Helping Americans get treatment for mental health problems and substance use disorders may be the right thing to do, but there’s no firm guarantee it will cut spending on other types of health care, according to analysts at the U.S. Government Accountability Office (GAO).
The GAO is an arm of Congress that helps lawmakers monitor what’s going on in the federal government.
GAO analysts reviewed 29 studies that looked at the effects of behavioral health care treatment on non-behavioral health care costs.
Here’s what the GAO analysts found:
- 20 research teams found that getting behavioral health cut non-behavioral health spending.
- 6 teams found non-behavioral health spending was lower for people who went without behavioral health care.
- 3 teams reported mixed results or found that access to behavioral health care had no clear effect on non-behavioral health costs.
“In general, the studies were limited in scope — focusing, for example, on specific behavioral health conditions and their treatment, specific geographic areas, and the costs to specific payers (such as government programs or private insurers) — which precludes comparing study results or summing the various cost estimates,” Mary Denigan-Macauley, a GAO acting director, wrote, in an account of the GAO analysts’ findings.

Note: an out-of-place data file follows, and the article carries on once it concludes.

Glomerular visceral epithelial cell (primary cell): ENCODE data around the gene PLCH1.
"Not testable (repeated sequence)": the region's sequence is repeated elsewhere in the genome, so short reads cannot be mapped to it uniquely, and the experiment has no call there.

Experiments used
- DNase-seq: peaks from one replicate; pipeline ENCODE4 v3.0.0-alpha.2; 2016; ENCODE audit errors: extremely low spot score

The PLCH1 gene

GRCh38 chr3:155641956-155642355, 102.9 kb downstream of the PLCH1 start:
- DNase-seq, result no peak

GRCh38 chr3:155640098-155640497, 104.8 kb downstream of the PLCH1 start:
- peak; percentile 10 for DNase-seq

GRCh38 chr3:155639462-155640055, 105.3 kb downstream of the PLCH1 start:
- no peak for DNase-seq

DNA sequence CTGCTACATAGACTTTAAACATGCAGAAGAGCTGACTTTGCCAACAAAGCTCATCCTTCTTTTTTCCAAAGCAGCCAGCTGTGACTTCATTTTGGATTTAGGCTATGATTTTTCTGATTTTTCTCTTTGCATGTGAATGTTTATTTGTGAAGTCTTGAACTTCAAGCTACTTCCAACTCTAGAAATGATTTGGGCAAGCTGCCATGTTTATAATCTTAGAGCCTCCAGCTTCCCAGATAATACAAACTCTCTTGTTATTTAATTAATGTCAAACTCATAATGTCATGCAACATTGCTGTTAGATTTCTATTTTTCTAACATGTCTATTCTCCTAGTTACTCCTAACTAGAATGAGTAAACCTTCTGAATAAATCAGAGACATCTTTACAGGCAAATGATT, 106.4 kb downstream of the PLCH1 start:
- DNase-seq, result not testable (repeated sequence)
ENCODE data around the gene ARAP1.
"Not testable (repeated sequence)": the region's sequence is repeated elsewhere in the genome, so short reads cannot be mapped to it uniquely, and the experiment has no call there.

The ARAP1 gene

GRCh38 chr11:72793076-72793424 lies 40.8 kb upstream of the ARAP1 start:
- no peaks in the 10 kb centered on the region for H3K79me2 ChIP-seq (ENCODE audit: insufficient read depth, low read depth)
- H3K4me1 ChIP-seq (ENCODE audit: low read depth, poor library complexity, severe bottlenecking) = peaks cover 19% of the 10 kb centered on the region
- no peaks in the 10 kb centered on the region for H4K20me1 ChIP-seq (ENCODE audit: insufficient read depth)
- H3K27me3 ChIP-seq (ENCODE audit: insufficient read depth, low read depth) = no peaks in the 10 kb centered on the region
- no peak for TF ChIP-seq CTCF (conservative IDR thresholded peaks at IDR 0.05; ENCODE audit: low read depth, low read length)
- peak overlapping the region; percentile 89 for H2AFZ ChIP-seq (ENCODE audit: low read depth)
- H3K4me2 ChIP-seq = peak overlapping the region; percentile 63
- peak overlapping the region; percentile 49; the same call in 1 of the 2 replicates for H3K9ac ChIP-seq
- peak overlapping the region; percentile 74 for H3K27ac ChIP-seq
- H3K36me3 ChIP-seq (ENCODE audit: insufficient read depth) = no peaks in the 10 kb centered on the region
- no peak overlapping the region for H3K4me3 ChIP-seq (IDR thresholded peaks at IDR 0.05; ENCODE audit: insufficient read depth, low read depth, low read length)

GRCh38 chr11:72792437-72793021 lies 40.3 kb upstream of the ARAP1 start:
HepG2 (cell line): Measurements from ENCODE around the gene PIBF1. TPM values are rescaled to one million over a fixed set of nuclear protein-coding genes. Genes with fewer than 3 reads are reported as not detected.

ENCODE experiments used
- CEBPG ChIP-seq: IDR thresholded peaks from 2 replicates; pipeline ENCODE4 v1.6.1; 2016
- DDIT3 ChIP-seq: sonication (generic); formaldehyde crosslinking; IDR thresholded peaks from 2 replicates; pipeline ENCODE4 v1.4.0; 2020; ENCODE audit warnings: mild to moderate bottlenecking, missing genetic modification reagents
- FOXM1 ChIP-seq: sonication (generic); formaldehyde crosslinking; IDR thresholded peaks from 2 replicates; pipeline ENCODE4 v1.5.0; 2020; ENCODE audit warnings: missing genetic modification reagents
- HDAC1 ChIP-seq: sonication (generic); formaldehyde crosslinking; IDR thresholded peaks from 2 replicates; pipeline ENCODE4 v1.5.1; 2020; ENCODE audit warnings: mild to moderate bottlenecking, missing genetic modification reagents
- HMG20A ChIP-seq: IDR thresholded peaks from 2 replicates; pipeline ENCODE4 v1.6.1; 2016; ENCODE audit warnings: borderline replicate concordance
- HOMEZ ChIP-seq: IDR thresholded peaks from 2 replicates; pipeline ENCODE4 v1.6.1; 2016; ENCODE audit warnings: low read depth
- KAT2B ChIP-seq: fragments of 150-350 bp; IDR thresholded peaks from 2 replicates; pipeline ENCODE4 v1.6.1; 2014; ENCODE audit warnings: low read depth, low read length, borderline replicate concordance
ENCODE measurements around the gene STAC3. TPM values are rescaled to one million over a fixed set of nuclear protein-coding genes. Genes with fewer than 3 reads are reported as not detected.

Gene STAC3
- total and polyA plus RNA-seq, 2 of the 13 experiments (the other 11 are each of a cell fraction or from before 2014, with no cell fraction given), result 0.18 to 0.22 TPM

How Behavioral Care Could Raise Non-Behavioral Care Costs
Some of the research teams included in the GAO review found that providing care for adults’ behavioral health problems might lead to those adults getting care for previously neglected physical health conditions, Denigan-Macauley wrote.
In other cases, she wrote, the cost of the behavioral health care might be too high to produce an equivalent savings on non-behavioral conditions, especially if a patient’s only serious health problems are behavioral health problems.
Broad v. Narrow
The research teams with the broadest sets of data were more likely than the teams with narrower sets of data to find that behavioral health care helped cut spending on other types of care.
The only three teams in the review that included the cost of outpatient care, emergency room care, prescription drugs and primary care in their studies did find that access to behavioral health care cut non-behavioral health spending.
Seven of the nine teams that reported mixed or unclear results, or found that access to behavioral health care increased non-behavioral health spending, excluded the cost of prescription drugs from their studies. Eight of those nine teams excluded the cost of primary care from their studies.
A copy of the GAO behavioral health report is available here.
— Read Milliman Finds Huge Mental Health Care Access Gap, on ThinkAdvisor.